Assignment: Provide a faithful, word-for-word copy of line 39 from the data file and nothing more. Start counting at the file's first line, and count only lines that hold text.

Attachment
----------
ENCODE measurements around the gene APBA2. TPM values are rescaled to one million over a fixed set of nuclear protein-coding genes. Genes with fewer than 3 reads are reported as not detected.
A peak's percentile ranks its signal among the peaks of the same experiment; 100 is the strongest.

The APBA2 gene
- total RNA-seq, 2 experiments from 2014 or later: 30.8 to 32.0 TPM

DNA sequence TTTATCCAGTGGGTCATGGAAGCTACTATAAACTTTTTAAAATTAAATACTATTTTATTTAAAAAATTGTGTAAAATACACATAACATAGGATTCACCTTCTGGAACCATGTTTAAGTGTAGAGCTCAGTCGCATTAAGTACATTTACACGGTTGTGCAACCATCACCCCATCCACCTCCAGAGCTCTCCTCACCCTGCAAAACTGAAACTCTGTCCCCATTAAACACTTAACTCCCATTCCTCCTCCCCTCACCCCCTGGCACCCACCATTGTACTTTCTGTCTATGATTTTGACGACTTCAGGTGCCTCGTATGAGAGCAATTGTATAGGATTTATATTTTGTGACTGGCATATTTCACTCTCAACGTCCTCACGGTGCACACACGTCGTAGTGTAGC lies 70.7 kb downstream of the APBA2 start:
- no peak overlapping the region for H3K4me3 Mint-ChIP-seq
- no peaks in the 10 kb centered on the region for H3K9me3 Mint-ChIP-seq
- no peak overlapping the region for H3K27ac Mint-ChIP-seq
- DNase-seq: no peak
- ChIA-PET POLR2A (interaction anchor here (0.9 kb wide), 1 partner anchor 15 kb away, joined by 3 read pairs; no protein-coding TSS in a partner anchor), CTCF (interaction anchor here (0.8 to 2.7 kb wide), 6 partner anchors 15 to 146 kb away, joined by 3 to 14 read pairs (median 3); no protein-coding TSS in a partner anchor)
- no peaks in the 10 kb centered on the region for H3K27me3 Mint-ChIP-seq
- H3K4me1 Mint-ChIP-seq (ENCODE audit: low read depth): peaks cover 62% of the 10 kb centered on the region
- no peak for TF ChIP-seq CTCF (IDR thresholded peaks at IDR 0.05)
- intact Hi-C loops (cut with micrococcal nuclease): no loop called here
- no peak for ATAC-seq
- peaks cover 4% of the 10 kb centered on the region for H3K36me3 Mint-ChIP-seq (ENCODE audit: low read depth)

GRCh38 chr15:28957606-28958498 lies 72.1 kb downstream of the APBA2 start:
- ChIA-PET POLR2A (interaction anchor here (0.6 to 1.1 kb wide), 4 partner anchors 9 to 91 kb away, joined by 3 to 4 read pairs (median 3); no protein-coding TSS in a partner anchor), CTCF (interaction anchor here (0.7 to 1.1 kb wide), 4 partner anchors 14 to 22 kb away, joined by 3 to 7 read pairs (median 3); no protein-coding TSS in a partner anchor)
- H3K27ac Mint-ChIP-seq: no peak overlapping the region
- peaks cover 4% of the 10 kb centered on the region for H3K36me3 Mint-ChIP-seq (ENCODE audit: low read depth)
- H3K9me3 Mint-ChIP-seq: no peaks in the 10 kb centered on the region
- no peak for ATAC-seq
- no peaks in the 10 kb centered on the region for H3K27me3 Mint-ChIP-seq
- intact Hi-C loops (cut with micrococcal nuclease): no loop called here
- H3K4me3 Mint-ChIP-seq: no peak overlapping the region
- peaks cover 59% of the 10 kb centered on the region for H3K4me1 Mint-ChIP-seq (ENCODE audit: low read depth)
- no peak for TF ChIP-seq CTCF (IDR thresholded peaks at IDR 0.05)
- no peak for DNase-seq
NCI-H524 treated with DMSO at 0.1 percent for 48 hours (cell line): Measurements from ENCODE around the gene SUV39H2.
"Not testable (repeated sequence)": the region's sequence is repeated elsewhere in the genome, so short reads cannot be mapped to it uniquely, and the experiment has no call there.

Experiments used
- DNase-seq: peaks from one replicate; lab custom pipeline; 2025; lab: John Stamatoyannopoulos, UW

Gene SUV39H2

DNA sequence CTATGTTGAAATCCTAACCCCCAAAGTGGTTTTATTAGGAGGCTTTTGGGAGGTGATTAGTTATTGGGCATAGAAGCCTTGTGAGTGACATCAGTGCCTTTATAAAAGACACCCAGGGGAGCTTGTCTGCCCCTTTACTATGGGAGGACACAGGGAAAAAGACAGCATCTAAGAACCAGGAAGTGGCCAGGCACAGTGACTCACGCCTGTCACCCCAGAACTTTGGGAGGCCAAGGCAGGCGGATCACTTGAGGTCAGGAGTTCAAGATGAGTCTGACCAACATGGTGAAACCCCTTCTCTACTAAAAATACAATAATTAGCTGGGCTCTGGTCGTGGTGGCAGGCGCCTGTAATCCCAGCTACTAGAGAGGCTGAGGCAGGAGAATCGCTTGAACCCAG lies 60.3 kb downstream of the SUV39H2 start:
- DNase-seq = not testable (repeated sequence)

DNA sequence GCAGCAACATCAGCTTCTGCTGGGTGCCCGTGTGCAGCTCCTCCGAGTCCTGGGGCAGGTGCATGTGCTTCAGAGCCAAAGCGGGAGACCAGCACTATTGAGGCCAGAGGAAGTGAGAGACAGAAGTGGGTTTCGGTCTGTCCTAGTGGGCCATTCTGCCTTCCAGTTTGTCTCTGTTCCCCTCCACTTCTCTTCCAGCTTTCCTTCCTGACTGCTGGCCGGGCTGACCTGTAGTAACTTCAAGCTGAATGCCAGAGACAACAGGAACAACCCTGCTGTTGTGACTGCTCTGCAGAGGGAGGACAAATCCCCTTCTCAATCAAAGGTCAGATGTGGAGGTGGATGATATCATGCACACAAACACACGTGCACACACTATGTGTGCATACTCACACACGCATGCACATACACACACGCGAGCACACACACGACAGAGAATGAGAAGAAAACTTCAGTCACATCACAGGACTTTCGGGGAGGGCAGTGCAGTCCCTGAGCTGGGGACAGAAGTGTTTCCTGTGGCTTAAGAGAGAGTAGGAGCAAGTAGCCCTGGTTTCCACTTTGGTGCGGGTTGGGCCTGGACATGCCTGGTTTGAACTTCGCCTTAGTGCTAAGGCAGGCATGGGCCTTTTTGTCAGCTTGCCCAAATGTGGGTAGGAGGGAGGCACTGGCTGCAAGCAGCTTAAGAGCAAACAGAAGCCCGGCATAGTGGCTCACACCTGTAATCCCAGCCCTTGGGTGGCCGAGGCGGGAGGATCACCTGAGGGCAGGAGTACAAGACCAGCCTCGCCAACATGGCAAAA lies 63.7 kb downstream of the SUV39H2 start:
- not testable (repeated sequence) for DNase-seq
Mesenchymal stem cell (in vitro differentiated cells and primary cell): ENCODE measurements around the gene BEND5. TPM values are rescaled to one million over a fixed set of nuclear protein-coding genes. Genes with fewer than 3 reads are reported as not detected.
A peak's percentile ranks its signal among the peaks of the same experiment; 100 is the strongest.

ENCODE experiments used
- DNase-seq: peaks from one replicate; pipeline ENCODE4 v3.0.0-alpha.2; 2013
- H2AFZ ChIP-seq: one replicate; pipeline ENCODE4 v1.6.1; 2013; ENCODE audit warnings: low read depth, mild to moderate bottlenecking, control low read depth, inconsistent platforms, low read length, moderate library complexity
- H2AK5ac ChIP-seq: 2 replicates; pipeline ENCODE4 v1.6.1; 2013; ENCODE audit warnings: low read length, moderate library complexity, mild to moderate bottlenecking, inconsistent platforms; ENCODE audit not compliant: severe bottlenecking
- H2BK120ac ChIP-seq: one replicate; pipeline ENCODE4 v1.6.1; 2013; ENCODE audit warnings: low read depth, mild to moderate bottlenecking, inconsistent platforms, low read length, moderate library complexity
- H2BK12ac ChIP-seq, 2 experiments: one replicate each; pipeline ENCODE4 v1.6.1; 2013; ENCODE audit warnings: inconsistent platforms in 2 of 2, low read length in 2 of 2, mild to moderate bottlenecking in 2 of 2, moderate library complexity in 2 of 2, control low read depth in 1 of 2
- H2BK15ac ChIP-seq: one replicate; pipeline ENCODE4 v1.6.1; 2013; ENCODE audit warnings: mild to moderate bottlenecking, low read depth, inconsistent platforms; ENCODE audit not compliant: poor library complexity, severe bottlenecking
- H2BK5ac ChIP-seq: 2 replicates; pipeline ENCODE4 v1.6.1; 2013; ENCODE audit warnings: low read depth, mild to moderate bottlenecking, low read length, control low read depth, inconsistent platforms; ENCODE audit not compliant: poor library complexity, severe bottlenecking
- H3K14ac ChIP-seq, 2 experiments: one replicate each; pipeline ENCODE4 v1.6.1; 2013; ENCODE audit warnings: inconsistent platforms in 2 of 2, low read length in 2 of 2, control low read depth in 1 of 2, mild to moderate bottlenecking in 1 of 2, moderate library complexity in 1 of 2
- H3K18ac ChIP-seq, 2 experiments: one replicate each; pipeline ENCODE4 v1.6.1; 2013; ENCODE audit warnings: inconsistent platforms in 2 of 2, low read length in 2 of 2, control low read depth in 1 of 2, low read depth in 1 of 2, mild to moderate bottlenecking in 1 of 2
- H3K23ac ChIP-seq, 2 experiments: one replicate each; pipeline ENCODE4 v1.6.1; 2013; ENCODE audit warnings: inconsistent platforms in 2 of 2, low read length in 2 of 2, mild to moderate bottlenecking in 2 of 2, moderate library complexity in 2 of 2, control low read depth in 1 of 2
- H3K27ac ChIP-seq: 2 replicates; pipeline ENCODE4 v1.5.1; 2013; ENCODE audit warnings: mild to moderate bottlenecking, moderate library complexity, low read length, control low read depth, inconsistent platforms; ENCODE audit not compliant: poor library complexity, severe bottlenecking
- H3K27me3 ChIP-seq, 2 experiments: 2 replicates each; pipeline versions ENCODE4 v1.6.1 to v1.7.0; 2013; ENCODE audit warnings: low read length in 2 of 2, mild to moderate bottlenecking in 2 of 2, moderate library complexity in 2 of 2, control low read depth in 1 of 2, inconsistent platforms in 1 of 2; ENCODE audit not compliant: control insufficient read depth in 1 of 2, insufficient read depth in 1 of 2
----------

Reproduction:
A peak's percentile ranks its signal among the peaks of the same experiment; 100 is the strongest.